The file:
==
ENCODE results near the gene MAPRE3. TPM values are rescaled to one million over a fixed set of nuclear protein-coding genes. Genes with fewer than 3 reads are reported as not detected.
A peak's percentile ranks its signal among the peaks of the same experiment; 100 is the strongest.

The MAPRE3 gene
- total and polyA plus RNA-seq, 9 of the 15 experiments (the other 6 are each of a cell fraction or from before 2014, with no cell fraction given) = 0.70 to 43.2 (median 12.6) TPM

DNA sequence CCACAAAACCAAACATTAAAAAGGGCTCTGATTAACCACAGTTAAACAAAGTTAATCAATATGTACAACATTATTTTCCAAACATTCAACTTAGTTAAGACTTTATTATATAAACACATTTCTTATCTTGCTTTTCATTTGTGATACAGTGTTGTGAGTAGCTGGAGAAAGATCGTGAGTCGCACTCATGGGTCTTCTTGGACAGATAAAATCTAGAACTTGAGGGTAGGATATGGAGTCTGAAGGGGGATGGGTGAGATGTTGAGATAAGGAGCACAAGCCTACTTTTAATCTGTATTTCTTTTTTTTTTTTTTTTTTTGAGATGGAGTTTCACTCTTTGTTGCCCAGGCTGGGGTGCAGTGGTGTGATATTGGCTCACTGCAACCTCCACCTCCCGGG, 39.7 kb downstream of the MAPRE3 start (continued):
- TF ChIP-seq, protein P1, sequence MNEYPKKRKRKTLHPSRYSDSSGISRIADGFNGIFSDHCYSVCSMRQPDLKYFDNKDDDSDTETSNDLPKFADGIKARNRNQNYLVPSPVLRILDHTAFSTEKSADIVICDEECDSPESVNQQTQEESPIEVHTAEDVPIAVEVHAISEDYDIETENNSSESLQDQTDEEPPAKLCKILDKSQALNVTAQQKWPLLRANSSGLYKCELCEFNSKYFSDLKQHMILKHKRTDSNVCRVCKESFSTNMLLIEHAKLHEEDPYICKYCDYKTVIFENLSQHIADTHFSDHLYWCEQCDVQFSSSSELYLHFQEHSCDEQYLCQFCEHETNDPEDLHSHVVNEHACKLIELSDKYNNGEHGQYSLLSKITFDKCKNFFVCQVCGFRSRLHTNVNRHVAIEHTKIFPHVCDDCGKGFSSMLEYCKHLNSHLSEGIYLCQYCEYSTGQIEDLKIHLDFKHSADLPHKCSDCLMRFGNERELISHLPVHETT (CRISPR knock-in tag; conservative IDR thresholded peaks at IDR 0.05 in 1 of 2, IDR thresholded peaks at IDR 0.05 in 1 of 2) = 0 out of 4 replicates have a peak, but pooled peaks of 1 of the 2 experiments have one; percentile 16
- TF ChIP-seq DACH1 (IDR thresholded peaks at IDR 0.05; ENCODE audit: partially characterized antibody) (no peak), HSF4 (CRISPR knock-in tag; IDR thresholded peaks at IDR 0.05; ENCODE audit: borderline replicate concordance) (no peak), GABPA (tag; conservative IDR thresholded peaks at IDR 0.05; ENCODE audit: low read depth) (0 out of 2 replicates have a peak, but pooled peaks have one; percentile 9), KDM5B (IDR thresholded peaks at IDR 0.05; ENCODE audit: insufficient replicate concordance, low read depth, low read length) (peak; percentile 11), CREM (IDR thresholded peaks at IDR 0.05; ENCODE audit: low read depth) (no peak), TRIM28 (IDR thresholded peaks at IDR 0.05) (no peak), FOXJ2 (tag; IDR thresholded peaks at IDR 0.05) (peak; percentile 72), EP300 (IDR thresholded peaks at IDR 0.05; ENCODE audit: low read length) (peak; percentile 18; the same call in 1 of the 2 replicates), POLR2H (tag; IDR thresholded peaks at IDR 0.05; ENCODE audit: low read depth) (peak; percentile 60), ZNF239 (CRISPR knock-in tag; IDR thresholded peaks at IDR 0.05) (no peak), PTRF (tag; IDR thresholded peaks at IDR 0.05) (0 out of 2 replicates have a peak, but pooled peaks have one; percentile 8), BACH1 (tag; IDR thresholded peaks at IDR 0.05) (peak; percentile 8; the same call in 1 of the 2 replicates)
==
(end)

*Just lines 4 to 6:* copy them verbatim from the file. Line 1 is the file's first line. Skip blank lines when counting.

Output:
- total and polyA plus RNA-seq, 9 of the 15 experiments (the other 6 are each of a cell fraction or from before 2014, with no cell fraction given) = 0.70 to 43.2 (median 12.6) TPM

DNA sequence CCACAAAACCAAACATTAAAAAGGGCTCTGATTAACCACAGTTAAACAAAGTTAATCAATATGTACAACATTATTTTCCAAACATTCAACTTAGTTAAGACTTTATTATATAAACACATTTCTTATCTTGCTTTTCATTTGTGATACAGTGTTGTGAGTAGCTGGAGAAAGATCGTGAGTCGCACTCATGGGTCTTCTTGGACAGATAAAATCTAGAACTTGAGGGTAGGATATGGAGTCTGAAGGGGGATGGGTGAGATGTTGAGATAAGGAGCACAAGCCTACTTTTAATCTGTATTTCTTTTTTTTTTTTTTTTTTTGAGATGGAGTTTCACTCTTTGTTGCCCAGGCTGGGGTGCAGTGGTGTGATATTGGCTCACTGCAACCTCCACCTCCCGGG, 39.7 kb downstream of the MAPRE3 start (continued):
- TF ChIP-seq, protein P1, sequence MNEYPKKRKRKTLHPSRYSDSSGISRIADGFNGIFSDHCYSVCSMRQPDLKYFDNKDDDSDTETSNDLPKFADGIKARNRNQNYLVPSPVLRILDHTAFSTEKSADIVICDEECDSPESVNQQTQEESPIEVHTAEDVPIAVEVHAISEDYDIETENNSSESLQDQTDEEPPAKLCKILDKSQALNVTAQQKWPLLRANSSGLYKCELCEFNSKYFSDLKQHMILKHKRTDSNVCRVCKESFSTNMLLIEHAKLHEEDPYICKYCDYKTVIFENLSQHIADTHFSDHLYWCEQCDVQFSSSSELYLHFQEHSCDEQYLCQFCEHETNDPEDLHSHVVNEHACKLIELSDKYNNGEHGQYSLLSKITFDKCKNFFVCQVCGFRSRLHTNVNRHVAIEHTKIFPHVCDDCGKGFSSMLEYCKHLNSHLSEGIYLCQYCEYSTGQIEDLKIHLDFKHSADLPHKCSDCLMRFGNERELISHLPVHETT (CRISPR knock-in tag; conservative IDR thresholded peaks at IDR 0.05 in 1 of 2, IDR thresholded peaks at IDR 0.05 in 1 of 2) = 0 out of 4 replicates have a peak, but pooled peaks of 1 of the 2 experiments have one; percentile 16